In the course of a contemporary art seminar in Croatia, I had the chance to participate in a customized architecture tour through Zagreb. As our seminar focus was contemporary art, the tour focused on buildings from the 20th and 21st century and offered us a unique insight far away from the beautiful, romantic but also crowded old town. Boris, our guide, took us to a different Zagreb – the Zagreb of current art, of political movements, of communists and fascists, of the war years and of places causing heated debates among the Zagrebians themselves.
I also managed to take pictures of other buildings we saw during our time in Zagreb and I would like to share my highlights with you below.
The Mestrovic Pavilion hosts exhibitions of contemporary art and is currently the centre of attention due to a construction site in the surrounding park. The park which used to be part of the architectural concept is currently being torn down and replaced by cobblestones. And it seems that nobody really knows neither the reason nor the duration of the renovation project.
The cupola of the pavilion was really impressive.
At about the same time of the Nazi regime in Germany, the Ustasha – a fascist and ultranationalist movement – ruled the country. Their former headquarters are opposite of the Mestrovic Pavilion. Today, most of the building is abandoned. According to our guide Boris, part of it is/was used as a dormitory. But as the building is not accessible anymore, there is not much information available.
We also made our way to the outer part of Zagreb and got the chance to visit the former Communist headquarters. The building is still in use as offices for two ministries. The building is called “Cube” by the locals – for obvious reasons.
The Cube was built in the 1960s and also served as a meeting place for communist leaders. Also high-level visitors from abroad, for example politicians from America, were welcomed at the Cube.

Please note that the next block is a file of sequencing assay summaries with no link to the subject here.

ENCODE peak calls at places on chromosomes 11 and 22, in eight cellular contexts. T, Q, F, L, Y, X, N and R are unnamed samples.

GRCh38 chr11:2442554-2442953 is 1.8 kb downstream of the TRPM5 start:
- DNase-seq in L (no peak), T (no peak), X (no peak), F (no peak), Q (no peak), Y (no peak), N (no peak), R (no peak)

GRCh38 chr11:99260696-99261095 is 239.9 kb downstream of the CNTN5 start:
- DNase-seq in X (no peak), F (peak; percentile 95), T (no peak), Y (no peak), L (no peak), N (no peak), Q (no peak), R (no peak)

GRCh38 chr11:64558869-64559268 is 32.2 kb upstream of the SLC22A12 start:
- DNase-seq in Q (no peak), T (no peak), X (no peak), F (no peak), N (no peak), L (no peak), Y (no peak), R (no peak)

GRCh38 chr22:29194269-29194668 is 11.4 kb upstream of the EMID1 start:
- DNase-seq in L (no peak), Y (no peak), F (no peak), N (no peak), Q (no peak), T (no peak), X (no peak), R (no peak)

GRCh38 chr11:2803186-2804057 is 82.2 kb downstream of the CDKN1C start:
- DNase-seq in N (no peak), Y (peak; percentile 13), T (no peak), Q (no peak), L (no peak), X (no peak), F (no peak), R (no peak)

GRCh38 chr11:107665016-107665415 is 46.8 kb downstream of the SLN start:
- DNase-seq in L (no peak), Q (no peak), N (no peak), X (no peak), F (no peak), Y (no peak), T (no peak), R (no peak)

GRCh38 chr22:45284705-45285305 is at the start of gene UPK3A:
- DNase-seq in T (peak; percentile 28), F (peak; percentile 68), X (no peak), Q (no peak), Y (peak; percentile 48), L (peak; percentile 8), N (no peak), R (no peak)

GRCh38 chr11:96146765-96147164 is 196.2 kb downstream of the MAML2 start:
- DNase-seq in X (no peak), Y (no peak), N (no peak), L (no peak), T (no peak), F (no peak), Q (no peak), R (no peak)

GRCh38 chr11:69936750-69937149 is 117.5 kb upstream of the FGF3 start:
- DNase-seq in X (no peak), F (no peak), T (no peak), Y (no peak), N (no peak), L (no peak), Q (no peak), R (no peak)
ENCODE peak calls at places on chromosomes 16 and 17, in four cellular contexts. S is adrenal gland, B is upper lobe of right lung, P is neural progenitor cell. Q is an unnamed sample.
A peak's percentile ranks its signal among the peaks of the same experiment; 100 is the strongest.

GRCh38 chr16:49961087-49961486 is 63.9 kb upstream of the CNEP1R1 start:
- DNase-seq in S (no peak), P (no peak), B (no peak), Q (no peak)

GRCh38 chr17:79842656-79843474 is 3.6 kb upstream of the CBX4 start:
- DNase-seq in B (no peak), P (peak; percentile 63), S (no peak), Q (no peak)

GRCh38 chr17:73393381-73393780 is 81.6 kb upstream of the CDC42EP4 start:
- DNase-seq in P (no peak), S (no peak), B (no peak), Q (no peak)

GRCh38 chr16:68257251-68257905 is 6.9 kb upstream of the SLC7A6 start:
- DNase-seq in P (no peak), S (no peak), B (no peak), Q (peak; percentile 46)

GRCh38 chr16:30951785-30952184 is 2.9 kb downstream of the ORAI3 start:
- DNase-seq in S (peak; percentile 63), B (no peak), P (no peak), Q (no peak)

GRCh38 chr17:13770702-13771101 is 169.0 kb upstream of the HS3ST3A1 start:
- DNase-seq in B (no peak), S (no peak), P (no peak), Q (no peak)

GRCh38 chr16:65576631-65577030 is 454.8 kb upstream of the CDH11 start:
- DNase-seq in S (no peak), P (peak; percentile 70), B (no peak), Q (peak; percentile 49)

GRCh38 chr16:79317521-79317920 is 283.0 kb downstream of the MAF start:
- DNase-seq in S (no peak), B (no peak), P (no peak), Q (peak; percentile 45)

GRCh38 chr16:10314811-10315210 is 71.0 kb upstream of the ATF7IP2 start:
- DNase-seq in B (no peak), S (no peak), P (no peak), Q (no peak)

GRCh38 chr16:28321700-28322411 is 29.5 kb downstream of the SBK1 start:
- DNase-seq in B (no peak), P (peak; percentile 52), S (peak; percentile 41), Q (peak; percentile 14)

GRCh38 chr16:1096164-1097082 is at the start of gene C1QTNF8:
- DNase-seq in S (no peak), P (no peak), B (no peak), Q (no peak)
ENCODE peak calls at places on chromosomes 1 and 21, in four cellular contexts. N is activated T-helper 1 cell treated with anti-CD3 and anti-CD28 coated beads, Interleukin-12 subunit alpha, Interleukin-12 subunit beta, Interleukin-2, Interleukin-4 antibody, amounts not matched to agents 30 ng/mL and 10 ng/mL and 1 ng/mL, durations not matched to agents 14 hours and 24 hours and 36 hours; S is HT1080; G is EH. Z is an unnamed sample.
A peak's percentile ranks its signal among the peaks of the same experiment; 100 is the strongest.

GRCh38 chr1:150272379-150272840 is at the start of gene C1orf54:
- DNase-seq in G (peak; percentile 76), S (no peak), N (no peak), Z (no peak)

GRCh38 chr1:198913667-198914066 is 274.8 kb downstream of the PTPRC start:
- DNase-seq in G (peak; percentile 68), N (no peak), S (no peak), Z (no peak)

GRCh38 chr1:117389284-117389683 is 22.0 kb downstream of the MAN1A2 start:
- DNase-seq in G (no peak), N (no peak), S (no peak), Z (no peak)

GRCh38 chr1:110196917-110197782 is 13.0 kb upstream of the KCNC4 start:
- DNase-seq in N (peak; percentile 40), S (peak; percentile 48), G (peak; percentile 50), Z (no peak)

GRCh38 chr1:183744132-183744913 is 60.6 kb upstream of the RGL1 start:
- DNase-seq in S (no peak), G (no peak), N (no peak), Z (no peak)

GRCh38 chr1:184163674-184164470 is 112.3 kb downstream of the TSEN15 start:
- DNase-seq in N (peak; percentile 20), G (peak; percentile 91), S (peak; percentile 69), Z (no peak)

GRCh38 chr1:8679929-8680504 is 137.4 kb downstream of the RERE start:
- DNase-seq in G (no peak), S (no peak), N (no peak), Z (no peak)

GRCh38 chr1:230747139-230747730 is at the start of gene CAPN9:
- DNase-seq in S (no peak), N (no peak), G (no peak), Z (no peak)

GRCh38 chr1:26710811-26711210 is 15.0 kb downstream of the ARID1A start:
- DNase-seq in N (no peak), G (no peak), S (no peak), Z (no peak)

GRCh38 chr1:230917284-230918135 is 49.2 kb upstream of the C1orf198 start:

The grim entrance lobby is lightened up by big blue walls made of glass tiles.
The plenary room is still in use. The two side walls are decorated with artworks. We visited the Cube during a thunderstorm which contributed to the grim atmosphere.
As I mentioned in my post about my major learnings from the art seminar in Croatia, the Museum of Contemporary Art is an architectural prestige object. Its pure dimensions are impressive and also the debate about its collection is very interesting. (You can read more about it here.)
Another hidden gem is the building hosting the GMK – Galerie Miroslav Kraljevic, an independent art collective. The building formerly hosted the offices of INA-Industrija nafte, a Croatian oil company. The company offices were moved to a more modern building in the “new parts” of Zagreb. We got the chance to see the office building from the inside – especially looking up is a real highlight.
The Studenski Centar (student centre) of Zagreb University is a cornerstone of contemporary art. Since the 1960s it has served as a fertile ground for up and coming artists. What served as the French pavilion during business fairs was turned into an exhibition space. Around this pavilion, you can explore really cool street art as well. Read more about the murals at the Studenski Centar here.
PS: I am currently trying to find the organization through which our group booked the tour with Boris and will update the post to give you more information. I really recommend Boris’s tours if you want to learn more about Zagreb’s architecture.